The work also highlights the interconnection, however oblique, between the “native female’s uplift” or “modernisation” programme and British cultural imperialism and how most of the white women knowingly or unknowingly were drawn into it. It also throws light on the interlinkage between imperialism and patriarchy. This can be seen in their espousal of female education and social reforms. White women’s writings are replete with accounts of their experiences of teaching the women in purdah, and describing the nature of resistance that female education faced from Indian society. Literacy was looked upon as a characteristic of a nautch girl, an “immoral” woman. What is also significant is that while white women were championing female education there was also a voice of caution, lest it challenged the patriarchal structure. Education was not meant to impart professionalism but to train women to be noble wives and mothers. Hence, they were not advocates of higher education for women. Besides they considered western education unsuitable for “eastern” girls. Thus education was not meant to confront the patriarchal structure but rather to reinforce it.

The excerpts from the writings of these white women highlight their fascination of the Hindu female model of the devoted and self-sacrificing faithful wife and was

Economic & Political Weekly

october 31, 2009

clearly meant to counter the growing selfassertiveness of western women.

The New Indian Women

Sen’s work brings out how on one hand the white women admired the new Indian women and on the other were apprehensive of an undesirable variant of the new women, that is, the excessively “Anglicised” Indian women. In fact, the upliftment of Indian women premised on a western model and feared during the early 20th century for being “too westernised” underscored the paradox of their modernity.

White women’s discourse created a binary between Indian and western women. However, the significance of Sen’s work lies in destabilising this binary by bringing to light how one of the earliest types of interracial interactions was sexual in nature and revolved around contact between white man and “native” women though there is a class angle to this sexual and racial exploitation. One of the most vilified groups was that of Eurasians, people of mixed race belonging to the lower social orders. They were victims of both race and class prejudice and treated with contempt by both the English and Indians. Beneath all the ridicule and contempt, Sen points out, there may have been an underlying fear among the colonisers that people of mixed blood posed a potential threat of bridging the distance between the ruler and the ruled. What is noteworthy is that it is people belonging to this most despised race and class who contributed very significantly as artists to the formative phase of films and “modern” theatre in India. Sen’s work provides an interesting backdrop to scholars working on the social history of the early actresses in India. It is in this connection that one would also like to underline the significance of Sen’s account of white women’s writings on nautch girls, the most educated and cultured women of their times and also the pioneer artists. There have been general writings on nautch girls, but Sen’s work highlights colonial women’s diverse and complex perception of them, which ranges from fascination to revulsion.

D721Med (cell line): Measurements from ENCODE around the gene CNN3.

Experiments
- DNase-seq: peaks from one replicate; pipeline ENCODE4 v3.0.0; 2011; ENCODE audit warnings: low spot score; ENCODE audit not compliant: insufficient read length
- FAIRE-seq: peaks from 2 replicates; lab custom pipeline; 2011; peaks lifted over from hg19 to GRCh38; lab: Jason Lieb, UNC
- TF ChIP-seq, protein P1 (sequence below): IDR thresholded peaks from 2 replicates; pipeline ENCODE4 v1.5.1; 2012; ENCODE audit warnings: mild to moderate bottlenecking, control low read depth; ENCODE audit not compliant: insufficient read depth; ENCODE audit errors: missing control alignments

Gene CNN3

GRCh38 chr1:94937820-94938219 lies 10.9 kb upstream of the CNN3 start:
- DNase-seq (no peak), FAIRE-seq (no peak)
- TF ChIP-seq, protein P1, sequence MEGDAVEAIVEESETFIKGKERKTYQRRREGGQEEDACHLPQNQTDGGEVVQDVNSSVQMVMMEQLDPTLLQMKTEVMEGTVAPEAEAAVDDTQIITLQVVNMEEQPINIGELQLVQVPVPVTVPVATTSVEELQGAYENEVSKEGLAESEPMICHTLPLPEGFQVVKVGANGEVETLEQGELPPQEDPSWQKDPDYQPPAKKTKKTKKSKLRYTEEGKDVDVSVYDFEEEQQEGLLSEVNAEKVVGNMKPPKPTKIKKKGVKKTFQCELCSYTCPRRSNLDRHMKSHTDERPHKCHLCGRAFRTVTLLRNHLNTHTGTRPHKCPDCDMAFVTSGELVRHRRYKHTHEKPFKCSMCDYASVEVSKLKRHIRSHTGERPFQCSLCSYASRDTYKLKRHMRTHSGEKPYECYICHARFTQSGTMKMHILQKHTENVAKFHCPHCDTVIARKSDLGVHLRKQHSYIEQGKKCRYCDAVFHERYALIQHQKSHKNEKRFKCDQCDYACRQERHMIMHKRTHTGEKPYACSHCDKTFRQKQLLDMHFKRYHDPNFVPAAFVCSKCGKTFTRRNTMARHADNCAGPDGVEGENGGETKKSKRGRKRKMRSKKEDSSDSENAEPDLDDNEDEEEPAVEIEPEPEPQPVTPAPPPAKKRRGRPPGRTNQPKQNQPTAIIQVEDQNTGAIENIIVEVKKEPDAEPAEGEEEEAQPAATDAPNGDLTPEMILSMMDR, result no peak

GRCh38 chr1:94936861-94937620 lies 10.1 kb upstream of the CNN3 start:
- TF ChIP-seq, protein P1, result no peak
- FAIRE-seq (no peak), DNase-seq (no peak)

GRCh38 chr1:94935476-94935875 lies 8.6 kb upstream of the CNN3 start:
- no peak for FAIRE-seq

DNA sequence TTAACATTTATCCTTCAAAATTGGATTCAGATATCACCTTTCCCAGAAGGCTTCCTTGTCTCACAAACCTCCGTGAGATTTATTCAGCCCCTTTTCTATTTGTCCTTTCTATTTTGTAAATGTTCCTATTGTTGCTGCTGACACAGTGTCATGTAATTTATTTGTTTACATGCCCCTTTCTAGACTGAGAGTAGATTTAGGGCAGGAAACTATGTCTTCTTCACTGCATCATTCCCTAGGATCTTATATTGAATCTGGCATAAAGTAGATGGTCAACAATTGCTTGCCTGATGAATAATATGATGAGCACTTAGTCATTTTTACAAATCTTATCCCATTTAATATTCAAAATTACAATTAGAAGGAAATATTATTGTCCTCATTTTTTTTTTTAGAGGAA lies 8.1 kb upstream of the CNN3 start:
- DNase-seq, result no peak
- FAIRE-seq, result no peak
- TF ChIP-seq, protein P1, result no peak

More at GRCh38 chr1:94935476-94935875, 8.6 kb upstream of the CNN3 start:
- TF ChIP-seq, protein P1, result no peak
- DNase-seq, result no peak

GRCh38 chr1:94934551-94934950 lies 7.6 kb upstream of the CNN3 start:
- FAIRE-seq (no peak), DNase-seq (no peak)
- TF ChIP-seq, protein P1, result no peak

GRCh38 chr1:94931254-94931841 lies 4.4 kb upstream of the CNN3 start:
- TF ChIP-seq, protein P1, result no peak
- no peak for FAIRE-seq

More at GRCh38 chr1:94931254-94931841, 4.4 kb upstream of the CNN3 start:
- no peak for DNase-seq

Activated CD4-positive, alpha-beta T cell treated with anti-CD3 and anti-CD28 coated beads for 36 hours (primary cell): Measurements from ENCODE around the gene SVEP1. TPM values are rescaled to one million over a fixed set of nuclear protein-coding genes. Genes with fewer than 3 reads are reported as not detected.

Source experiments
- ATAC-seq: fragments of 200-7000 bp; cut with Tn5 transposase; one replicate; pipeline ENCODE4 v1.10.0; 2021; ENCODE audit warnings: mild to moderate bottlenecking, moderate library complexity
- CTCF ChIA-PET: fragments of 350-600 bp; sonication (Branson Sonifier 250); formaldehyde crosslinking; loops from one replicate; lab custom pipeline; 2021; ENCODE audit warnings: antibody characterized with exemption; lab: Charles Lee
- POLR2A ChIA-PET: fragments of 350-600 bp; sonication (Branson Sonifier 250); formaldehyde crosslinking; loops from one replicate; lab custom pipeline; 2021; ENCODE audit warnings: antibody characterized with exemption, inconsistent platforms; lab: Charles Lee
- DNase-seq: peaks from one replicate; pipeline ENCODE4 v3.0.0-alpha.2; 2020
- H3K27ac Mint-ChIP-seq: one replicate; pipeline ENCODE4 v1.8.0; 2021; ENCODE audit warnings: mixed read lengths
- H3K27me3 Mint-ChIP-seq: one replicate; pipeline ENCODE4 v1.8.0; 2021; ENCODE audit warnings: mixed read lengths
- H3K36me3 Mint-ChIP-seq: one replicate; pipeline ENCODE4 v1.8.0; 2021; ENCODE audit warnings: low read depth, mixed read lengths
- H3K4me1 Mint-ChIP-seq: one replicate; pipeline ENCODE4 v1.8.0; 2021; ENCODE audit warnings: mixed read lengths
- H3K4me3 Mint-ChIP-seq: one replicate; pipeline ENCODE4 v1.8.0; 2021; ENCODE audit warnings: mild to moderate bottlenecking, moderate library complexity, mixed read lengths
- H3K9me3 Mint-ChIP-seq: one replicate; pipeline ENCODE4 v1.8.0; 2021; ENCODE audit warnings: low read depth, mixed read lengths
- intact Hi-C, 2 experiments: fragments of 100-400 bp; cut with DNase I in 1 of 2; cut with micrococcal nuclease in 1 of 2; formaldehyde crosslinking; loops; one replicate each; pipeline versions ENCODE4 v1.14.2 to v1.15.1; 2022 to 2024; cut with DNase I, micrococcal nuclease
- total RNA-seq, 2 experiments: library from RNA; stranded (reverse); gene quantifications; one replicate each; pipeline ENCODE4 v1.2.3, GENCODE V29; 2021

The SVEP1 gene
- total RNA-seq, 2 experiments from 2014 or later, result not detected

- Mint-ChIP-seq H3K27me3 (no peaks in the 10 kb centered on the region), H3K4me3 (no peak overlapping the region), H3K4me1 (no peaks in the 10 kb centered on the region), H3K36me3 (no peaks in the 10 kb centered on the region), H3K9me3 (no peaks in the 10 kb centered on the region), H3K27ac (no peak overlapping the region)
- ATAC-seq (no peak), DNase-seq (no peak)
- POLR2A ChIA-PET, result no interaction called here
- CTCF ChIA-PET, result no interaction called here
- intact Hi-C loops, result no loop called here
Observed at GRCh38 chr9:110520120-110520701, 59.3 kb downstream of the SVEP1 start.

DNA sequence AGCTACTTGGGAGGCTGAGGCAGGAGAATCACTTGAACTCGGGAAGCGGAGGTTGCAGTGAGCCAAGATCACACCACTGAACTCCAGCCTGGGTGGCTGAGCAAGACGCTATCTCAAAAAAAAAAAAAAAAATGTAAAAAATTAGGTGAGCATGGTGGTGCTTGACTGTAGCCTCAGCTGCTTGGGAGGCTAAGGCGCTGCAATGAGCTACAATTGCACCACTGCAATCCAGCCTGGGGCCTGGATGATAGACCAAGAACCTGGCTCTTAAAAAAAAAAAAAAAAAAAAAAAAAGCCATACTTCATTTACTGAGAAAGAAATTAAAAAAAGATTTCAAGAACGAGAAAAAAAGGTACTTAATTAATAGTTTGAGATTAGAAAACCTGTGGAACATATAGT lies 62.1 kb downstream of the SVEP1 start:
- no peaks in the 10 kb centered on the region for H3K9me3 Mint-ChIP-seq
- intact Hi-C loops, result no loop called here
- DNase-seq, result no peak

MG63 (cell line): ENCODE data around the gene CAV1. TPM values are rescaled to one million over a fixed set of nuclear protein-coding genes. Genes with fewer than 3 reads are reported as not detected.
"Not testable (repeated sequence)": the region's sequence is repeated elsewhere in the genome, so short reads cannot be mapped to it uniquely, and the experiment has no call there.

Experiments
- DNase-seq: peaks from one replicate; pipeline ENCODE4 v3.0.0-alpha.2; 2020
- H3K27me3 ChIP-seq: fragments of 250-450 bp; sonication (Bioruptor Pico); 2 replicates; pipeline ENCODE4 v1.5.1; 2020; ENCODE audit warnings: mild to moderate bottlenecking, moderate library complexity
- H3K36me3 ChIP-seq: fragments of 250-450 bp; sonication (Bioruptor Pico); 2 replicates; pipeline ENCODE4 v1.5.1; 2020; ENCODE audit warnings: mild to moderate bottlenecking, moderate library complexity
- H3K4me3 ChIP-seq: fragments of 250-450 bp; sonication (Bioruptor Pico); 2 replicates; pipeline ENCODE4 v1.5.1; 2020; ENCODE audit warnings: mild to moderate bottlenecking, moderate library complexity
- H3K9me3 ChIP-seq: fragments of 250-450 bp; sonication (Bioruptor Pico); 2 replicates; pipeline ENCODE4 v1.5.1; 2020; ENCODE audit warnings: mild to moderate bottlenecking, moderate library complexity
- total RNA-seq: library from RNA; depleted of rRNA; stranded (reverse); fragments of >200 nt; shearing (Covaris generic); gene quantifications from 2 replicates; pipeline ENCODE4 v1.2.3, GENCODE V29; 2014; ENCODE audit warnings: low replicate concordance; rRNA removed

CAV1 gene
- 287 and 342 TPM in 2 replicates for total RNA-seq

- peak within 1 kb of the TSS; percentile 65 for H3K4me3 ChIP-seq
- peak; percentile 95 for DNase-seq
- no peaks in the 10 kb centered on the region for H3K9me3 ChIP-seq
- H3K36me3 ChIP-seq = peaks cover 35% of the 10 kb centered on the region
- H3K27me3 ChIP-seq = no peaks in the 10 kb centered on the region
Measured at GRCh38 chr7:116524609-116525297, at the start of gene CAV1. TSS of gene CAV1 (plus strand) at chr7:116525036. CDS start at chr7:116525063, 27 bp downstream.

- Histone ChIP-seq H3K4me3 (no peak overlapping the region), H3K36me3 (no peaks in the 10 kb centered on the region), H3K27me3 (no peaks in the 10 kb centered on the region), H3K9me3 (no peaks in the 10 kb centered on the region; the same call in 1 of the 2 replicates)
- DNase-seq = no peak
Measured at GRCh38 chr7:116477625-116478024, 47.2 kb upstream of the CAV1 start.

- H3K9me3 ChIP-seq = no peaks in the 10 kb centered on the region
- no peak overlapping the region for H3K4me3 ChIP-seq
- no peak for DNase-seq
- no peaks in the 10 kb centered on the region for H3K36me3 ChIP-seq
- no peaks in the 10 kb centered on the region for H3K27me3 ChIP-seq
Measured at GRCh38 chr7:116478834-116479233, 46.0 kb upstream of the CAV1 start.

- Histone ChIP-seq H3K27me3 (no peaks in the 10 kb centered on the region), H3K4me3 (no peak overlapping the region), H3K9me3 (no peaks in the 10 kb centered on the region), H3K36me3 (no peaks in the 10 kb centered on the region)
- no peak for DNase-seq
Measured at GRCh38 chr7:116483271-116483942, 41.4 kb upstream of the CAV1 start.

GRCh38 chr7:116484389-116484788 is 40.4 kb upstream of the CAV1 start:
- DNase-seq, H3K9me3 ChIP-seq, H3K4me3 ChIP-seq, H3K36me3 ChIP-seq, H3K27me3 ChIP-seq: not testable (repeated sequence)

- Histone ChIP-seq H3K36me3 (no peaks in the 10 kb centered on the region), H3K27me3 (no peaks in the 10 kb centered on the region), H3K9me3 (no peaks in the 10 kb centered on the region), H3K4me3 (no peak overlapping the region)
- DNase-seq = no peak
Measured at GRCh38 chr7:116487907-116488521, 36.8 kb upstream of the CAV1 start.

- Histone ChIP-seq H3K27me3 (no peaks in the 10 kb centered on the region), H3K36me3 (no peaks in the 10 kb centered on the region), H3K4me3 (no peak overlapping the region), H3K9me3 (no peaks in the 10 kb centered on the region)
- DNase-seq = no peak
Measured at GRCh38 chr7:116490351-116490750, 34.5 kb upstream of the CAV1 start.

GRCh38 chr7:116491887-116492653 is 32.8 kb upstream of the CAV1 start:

Thus white women’s perception of Indian women signify that there is no one monolithic “other” as far as they were concerned. Interestingly, Sen’s work draws our attention to Indian women’s perception of white women as the “other”. The coloniser-colonised relationship was not a simple one of colonial domination at every level. As Sen’s work emphasises, the perception of the colonised people, or the Indian “gaze” was often disdainful and superior and therefore subversive of colonial power at a psychological level. White women were conscious of a profound sense of being rejected by the people whom they ruled. From the perspective of caste, they existed outside the caste system and were considered “untouchable”.

The book has an interesting section on dress where the author has tried to foreground matters like clothing as a site of power. In fact, a clash between different styles of clothing is often symbolic of a wider conflict between different cultural and social values and norms. The changing attitude of white women towards Indian female attire, especially the sari, denoted the shifting colonial ideologies and perception.

Thus by foregrounding gender and race Sen adds a significant dimension to feminist historiography.

Lata Singh ( is Fellow, Indian Institute of Advanced Study, Shimla.

Centre for Studies on Environment and Sustainable Development (CSESD), Rabindra Bharati University (Emerald Bower, 56A, B.T. Road, Kolkata - 700 050) will organise an International Seminar in collaboration with the CHEM, RBU and IIDS) on Forest Management and Sustainable Development: Economic and Environmental Issues during Feb 27-28 (Sat-Sun), 2010 and invites Abstracts (within 300 words) on any aspect of the theme for consideration to be sent to and with a hard copy within Dec 31, 2009. Selected authors will have to submit the full paper by e-mail with a hard copy before the Seminar and selected papers will be published in the form of an edited volume in due course. There is a token Registration fee of Rs. 300/- only for all delegates which includes Seminar kits and modest boarding and lodging (for outstation delegates only) from 26 Feb (afternoon) to 1 March (morning) (to be informed within 15.2.10). There is no TA for the delegates (vide Web site: for details).

Professor Raj Kumar Sen (Ph. 033-2555 5613(R), 09432364604 (M) Director CSESD, RBU & Chairman, IIDS